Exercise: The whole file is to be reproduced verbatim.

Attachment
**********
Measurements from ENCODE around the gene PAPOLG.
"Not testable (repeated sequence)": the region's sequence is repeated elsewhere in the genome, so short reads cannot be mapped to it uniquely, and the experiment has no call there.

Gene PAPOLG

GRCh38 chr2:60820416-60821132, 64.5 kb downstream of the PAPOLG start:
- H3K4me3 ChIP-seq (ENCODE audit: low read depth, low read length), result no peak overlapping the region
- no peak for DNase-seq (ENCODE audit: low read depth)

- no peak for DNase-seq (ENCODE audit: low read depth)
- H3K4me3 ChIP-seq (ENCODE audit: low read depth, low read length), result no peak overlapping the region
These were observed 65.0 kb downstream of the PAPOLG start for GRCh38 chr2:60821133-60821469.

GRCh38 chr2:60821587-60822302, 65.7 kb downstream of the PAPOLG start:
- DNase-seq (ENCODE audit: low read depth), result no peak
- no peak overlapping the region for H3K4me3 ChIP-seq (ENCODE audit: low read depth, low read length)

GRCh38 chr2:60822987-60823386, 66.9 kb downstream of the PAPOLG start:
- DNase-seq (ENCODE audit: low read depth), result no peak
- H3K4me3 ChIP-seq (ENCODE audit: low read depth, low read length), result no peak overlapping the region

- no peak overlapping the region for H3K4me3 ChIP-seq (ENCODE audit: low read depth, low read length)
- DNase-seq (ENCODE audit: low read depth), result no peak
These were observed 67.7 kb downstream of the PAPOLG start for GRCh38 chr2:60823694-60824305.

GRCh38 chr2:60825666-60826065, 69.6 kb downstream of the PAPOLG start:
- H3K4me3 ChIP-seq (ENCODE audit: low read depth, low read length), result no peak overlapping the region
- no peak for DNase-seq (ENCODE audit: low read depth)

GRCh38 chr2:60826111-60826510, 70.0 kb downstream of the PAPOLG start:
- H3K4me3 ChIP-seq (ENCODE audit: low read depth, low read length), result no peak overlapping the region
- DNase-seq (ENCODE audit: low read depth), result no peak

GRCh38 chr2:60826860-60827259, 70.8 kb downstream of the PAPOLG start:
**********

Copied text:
Measurements from ENCODE around the gene PAPOLG.
"Not testable (repeated sequence)": the region's sequence is repeated elsewhere in the genome, so short reads cannot be mapped to it uniquely, and the experiment has no call there.

Gene PAPOLG

GRCh38 chr2:60820416-60821132, 64.5 kb downstream of the PAPOLG start:
- H3K4me3 ChIP-seq (ENCODE audit: low read depth, low read length), result no peak overlapping the region
- no peak for DNase-seq (ENCODE audit: low read depth)

- no peak for DNase-seq (ENCODE audit: low read depth)
- H3K4me3 ChIP-seq (ENCODE audit: low read depth, low read length), result no peak overlapping the region
These were observed 65.0 kb downstream of the PAPOLG start for GRCh38 chr2:60821133-60821469.

GRCh38 chr2:60821587-60822302, 65.7 kb downstream of the PAPOLG start:
- DNase-seq (ENCODE audit: low read depth), result no peak
- no peak overlapping the region for H3K4me3 ChIP-seq (ENCODE audit: low read depth, low read length)

GRCh38 chr2:60822987-60823386, 66.9 kb downstream of the PAPOLG start:
- DNase-seq (ENCODE audit: low read depth), result no peak
- H3K4me3 ChIP-seq (ENCODE audit: low read depth, low read length), result no peak overlapping the region

- no peak overlapping the region for H3K4me3 ChIP-seq (ENCODE audit: low read depth, low read length)
- DNase-seq (ENCODE audit: low read depth), result no peak
These were observed 67.7 kb downstream of the PAPOLG start for GRCh38 chr2:60823694-60824305.

GRCh38 chr2:60825666-60826065, 69.6 kb downstream of the PAPOLG start:
- H3K4me3 ChIP-seq (ENCODE audit: low read depth, low read length), result no peak overlapping the region
- no peak for DNase-seq (ENCODE audit: low read depth)

GRCh38 chr2:60826111-60826510, 70.0 kb downstream of the PAPOLG start:
- H3K4me3 ChIP-seq (ENCODE audit: low read depth, low read length), result no peak overlapping the region
- DNase-seq (ENCODE audit: low read depth), result no peak

GRCh38 chr2:60826860-60827259, 70.8 kb downstream of the PAPOLG start: